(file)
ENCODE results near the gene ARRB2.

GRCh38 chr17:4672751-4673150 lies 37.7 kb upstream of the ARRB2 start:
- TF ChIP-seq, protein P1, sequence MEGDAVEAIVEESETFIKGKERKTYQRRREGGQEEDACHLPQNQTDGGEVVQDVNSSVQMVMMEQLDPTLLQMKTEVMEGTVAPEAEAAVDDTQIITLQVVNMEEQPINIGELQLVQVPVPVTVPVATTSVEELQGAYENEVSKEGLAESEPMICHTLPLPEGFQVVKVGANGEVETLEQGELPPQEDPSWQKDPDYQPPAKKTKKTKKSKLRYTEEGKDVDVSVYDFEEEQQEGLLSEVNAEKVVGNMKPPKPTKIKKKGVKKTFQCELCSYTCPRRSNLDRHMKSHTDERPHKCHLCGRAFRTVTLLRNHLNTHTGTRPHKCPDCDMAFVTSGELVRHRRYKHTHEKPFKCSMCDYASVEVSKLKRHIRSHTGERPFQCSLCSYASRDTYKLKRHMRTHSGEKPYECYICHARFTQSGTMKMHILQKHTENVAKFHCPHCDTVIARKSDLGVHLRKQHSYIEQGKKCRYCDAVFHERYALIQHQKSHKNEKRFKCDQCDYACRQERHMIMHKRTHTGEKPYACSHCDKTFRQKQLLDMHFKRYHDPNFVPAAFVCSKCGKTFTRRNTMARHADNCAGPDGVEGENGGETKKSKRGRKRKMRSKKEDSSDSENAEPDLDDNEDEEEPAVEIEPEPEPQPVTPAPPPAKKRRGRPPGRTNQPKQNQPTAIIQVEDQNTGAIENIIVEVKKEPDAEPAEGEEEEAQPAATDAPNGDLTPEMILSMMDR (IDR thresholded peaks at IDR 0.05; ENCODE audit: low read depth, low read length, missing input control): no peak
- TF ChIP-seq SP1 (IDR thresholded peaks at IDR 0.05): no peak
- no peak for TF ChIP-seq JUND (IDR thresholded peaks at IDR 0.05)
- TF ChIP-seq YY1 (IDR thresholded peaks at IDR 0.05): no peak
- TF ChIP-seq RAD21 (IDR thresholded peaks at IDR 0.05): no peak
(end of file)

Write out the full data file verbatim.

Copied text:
ENCODE results near the gene ARRB2.

GRCh38 chr17:4672751-4673150 lies 37.7 kb upstream of the ARRB2 start:
- TF ChIP-seq, protein P1, sequence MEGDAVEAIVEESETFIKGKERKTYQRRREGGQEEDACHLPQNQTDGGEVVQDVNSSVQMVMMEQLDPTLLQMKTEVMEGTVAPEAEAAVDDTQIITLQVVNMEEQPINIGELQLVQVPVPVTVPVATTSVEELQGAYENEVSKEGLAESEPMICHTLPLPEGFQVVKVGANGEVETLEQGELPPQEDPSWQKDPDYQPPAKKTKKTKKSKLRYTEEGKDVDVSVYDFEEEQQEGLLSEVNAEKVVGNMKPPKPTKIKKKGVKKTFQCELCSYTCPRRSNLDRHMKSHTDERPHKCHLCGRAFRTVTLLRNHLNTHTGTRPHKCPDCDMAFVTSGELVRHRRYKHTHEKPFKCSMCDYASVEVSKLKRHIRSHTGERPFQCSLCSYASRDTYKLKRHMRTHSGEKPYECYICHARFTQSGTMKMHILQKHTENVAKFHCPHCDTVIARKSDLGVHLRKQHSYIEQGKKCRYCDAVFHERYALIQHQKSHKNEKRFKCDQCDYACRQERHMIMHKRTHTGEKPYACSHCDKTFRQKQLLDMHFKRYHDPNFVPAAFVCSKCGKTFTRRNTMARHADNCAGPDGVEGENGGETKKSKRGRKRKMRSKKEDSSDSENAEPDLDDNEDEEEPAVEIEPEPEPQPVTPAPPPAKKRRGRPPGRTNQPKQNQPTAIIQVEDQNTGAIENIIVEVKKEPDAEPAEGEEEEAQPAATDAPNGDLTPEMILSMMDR (IDR thresholded peaks at IDR 0.05; ENCODE audit: low read depth, low read length, missing input control): no peak
- TF ChIP-seq SP1 (IDR thresholded peaks at IDR 0.05): no peak
- no peak for TF ChIP-seq JUND (IDR thresholded peaks at IDR 0.05)
- TF ChIP-seq YY1 (IDR thresholded peaks at IDR 0.05): no peak
- TF ChIP-seq RAD21 (IDR thresholded peaks at IDR 0.05): no peak